She is a good friend of mine since we both lived in Osaka for a while. This piece was collected as we had lunch at the USC village. I invited her to talk about her culture and we were sharing thoughts while waiting for the food. The conversation was conducted under a relaxing environment and we both feel pretty comfortable sharing our childhood experience.


Personally, I really like this folk piece because it’s not like other sayings that only have one sentence, this saying has a story behind it, which reflects a lot of Japanese culture. For example, it talks about Japanese monks which are associated with Shinto and Buddhism religions which are the two major religions in Japan. Also, the straw hat and straw coat that are mentioned in the story are also representations of Japanese tradition. Straw hat is often worn by Japanese monks. I remember when I was a kid, I used to watch Ikkyū-san, which is a Japanese anime about the life of a monk. In the show, I often see the character Ikkyū wears a straw hat. In addition, the straw coat, known as mino (蓑) in Japan, is a traditional Japanese garment that functions like a raincoat and is often used in snowy regions. Lastly, the gift of rice reflects the Asian culture as well. If it is a western story, it will probably be gold which is often seen in western fair tales. The presentation of rice shows culture difference between east and west.



Japanese Proverb for Perseverance


This informant is Mexican-American, but took a great interest in learning the language and culture of Japan when she began high school. Since then, she has visited Japan and founded a college club where she meets with and helps support Japanese exchange students studying in America.


The informant described to me the first time she heard this proverb. She was struggling in one of her classes and a friend of hers from Japan (who she often texts to practice Japanese) texted it to her in the hopes that it would inspire her to continue persevering through the course. The informant said the Japanese phrase to me, while I was stressing about a grade on an assignment and explained what it meant.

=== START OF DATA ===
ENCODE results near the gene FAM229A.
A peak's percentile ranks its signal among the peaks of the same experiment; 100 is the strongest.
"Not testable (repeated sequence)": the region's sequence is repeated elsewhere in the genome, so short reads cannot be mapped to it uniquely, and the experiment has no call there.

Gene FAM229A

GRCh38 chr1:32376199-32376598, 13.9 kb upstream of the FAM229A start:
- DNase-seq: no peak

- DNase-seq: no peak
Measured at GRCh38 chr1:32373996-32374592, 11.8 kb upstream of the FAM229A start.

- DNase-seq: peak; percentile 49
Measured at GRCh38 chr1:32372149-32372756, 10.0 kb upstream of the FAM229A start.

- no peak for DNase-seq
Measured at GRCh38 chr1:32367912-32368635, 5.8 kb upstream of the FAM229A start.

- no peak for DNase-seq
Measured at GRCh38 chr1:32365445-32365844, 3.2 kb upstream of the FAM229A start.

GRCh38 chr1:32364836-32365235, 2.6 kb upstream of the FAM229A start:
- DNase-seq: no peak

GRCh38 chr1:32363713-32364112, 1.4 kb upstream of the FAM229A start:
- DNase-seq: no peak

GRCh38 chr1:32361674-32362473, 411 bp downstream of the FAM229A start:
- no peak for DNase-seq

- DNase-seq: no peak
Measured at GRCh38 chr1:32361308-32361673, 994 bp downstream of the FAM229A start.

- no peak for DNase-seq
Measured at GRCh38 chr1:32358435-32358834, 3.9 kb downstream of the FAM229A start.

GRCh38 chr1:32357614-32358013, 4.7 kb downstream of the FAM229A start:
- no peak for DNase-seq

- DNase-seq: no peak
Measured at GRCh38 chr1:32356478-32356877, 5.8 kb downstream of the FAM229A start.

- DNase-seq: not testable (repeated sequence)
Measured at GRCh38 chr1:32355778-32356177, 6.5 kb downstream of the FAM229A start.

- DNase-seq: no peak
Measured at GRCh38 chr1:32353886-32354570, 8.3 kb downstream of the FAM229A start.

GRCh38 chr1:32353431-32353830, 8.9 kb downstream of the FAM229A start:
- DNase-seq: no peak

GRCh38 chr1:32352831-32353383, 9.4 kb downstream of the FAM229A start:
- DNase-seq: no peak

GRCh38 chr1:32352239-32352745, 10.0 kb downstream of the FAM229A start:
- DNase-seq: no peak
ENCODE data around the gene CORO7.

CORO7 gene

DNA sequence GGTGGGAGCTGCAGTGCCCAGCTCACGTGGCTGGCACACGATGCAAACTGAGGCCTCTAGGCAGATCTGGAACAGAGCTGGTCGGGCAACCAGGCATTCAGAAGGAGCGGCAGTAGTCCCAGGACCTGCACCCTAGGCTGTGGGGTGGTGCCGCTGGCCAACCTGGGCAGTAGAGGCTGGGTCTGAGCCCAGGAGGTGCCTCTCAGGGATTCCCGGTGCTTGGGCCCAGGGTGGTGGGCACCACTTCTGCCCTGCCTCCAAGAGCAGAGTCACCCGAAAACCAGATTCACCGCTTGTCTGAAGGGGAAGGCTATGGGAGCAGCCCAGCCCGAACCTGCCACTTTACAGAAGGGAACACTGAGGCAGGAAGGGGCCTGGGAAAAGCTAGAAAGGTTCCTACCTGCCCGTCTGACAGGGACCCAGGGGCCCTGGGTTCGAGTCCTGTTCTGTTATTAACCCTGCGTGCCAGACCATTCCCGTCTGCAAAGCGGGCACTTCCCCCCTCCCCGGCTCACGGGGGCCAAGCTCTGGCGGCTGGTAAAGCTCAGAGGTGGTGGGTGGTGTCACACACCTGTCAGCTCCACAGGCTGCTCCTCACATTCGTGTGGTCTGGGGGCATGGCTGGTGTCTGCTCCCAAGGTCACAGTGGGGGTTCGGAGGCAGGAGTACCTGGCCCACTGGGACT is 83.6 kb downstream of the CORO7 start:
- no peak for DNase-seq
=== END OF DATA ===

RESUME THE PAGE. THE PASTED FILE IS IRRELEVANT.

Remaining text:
Nanakorobi yaoki

Fall seven times, stand up eight


This proverb was clearly meaningful to the informant. I think, in part, it’s because it represents her connection with Japan, as well as her relationship with her friend. Furthermore, the phrase seemed to come into her life at a time where she needed to hear it, and therefore, it stuck with her enough for her to pass it on to other people, even those who do not speak Japanese.

binbo yusuri – The Poor’s Leg Shake

The informant, KK, is Japanese-American and does not speak Japanese, but can understand it to a degree.

KK: One thing my parents told me a lot was that shaking your legs while sitting leads to you getting poor. It either attracts some figure, or ghostie that lives in your house and sucks up all your dosh.

My parents said it whenever I shook my leg while sitting. I’m drawing a blank on the exact wording but the phrase is “binbo ni nacchauyo!”

I think either the story or the entity is called “binbo yusuri.”

(Japanese script: 貧乏ゆすり)

After I did some digging, I discovered that the first two characters literally mean “poor” and the rest of it is a verb that means “to shake.” It is the official term that refers to the behavioral tic, but it can be considered a proverb because the literal components of the word are not only metaphorical, but also reference a superstitious belief that shaking would cause a child being poor when they become adults.

There is no official consensus on why the Japanese associate leg-shaking with poverty, but there are two most commonly held beliefs why this is the case. The first is that shivering and fidgeting is associated with malnutrition, and the poor are possibly more likely to be afflicted with it. The second, more convincing possibility is that among samurai, fidgeting suggests a lack of self control. Shaking one’s leg thus implies that the person lacks discipline, which in turn suggests a lack of honor.

Fall Down Seven Times, Get Up Eight

“You fall down seven times, but you get up eight,” as related by my informant, is a Japanese proverb meant to inspire perseverance, especially in the face of repeated failures.

In Japanese the expression is “Nana korobi ya oki.” This translates literally to mean “seven falls, eight getting up.” The characters are: 七転び八起き.

My informant is learning the Japanese language, so the fact that this expression came to mind for him before all others might indicate the prevalence of this expression in Japanese culture, emphasizing the societal importance of never giving up regardless of how hard it might be to carry on.